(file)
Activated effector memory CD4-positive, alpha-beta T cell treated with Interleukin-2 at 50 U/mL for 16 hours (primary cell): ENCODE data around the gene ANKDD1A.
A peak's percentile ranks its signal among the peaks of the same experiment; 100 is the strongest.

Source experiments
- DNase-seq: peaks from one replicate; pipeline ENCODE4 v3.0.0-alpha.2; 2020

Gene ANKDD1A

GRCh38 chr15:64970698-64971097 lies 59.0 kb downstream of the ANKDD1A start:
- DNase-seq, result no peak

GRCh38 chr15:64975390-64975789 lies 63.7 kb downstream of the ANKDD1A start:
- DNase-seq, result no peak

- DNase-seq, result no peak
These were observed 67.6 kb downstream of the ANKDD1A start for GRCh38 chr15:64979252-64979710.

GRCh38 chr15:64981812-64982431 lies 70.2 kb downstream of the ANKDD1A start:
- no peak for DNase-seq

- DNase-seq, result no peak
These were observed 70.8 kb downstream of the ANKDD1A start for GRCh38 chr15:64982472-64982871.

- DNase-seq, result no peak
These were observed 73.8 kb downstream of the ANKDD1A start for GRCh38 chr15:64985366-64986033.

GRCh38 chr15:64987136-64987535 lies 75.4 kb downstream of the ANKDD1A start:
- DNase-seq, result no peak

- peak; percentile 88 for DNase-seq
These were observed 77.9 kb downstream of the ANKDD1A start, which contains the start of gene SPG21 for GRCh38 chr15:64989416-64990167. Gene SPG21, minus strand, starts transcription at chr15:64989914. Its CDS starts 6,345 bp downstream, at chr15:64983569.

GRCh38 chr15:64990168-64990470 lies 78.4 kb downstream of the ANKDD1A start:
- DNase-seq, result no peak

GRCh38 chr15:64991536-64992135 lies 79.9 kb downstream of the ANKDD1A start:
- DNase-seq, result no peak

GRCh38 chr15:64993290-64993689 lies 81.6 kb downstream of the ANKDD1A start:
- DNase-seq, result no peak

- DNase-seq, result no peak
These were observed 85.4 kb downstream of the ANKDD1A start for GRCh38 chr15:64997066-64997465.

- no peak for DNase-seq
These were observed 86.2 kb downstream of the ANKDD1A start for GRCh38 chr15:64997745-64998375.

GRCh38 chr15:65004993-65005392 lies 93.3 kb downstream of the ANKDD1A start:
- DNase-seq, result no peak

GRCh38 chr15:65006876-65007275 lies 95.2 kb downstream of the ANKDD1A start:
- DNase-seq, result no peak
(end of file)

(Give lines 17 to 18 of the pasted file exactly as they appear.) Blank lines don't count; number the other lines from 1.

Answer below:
These were observed 73.8 kb downstream of the ANKDD1A start for GRCh38 chr15:64985366-64986033.

GRCh38 chr15:64987136-64987535 lies 75.4 kb downstream of the ANKDD1A start: